Bucky Becky


  • Beavers are the largest rodents in the North America and the third largest in the world!
  • Beavers have orange teeth!
  • The largest beaver dam is 2,790 ft (850 m) in length—more than half a mile long—and was discovered via satellite imagery in 2007. It is located on the southern edge of Wood Buffalo National Park in northern Alberta and is twice the width of the Hoover Dam which spans 1,244 ft (379 m).


Beavers typically weigh between 33 to 70 lbs with the average being about 44 lbs with a body length of 3 1/2 ft. Very old individuals can weigh as much as 99 lbs!

Like the capybara, the beaver is semi-aquatic. The beaver has many traits suited to this lifestyle. It has a large flat paddle-shaped tail and large, webbed hind feet reminiscent of a human diver's swimfins. The unwebbed front paws are smaller, with claws. The eyes are covered by a nictitating membrane which allows the beaver to see underwater. The nostrils and ears are sealed while submerged. A thick layer of fat under its skin insulates the beaver from its cold water environment.

The beaver's fur consists of long, coarse outer hairs and short, fine inner hairs. The fur has a range of colors but usually is dark brown. Scent glands near the genitals secrete an oily substance known as castoreum, which the beaver uses to waterproof its fur.


Common natural predators include gray wolves, coyotes, and mountain lions. Less significant predators include bears, which can dig into a lodge, wolverines, river otters, Canadian lynx, bobcats, and mink

Range and Habitat:

Throughout North America, and introduced into South America where it is now considered an invasive species. They are found in ponds, marshes, rivers and wetlands.


Bark of such trees as beech, maple, willow birch, alder, and aspen, as well as aquatic vegetation, buds, and roots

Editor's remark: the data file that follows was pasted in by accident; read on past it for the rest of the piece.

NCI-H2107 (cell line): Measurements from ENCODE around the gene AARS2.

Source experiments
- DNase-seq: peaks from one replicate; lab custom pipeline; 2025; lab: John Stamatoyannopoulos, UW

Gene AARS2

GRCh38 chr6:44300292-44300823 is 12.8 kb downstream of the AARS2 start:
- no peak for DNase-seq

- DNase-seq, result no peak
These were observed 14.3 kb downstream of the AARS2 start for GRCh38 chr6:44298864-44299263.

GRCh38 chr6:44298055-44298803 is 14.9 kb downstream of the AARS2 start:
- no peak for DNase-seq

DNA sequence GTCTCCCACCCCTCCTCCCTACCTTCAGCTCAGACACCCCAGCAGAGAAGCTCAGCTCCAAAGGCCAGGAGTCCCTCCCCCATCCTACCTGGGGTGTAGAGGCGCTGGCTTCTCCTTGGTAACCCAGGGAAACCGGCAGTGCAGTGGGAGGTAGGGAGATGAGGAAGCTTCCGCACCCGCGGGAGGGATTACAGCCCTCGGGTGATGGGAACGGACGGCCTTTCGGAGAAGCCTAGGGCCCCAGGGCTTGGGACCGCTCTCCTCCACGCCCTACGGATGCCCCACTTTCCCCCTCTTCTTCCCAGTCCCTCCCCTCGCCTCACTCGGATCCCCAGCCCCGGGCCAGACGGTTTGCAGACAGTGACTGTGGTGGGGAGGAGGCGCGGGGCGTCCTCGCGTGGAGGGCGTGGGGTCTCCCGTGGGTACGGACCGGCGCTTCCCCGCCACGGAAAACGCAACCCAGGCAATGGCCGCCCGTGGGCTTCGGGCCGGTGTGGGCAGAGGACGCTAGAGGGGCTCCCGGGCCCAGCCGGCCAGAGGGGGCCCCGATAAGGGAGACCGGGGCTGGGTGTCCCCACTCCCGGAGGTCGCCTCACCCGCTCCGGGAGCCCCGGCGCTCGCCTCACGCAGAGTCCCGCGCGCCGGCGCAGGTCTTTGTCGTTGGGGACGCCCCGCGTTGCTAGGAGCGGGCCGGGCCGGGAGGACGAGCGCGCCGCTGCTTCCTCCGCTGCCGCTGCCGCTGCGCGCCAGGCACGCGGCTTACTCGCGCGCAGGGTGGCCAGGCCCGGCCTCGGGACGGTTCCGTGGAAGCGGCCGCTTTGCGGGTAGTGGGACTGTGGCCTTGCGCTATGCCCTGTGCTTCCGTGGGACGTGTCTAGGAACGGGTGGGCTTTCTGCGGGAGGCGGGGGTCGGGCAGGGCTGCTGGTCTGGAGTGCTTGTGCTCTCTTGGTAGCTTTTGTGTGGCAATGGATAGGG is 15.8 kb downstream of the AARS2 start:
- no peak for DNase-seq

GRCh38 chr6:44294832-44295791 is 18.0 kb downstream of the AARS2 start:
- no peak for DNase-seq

Beavers live in colonies of four to eight family members. Considered the best engineers among rodents (and many other animals), beavers construct dams with mud, brush, stones, poles, vegetation, and other materials to create safe lodging and a provide themselves with a good food supply.

Beavers are mainly active at night. They are excellent swimmers but are more vulnerable on land and tend to remain in the water as much as possible. They are able to remain submerged for up to 15 minutes. They use their flat, scaly tail both to signal danger by slapping the surface of the water and as a location for fat storage.

Construction Experts:

Beavers cut trees and drag them to the water to form dams and lodges. Using any rocks or branches lodged underwater or on the bank to build upon, beavers begin adding branches hauled to the water. Lodges are mounds built in the middle of the water, usually not far from the dam. Each lodge has one nesting chamber located above the water's surface and several entrances through underwater channels. Wonderful diggers, beavers may also burrow underground tunnels from the banks up to favorite feeding grounds and excavate channels to other parts of the stream or river. Beavers eagerly maintain their structures by patching them with branches and mud scooped from the floor of the waterway or pool. At times, flooding or storms may destroy lodges and dams, but many withstand the weather.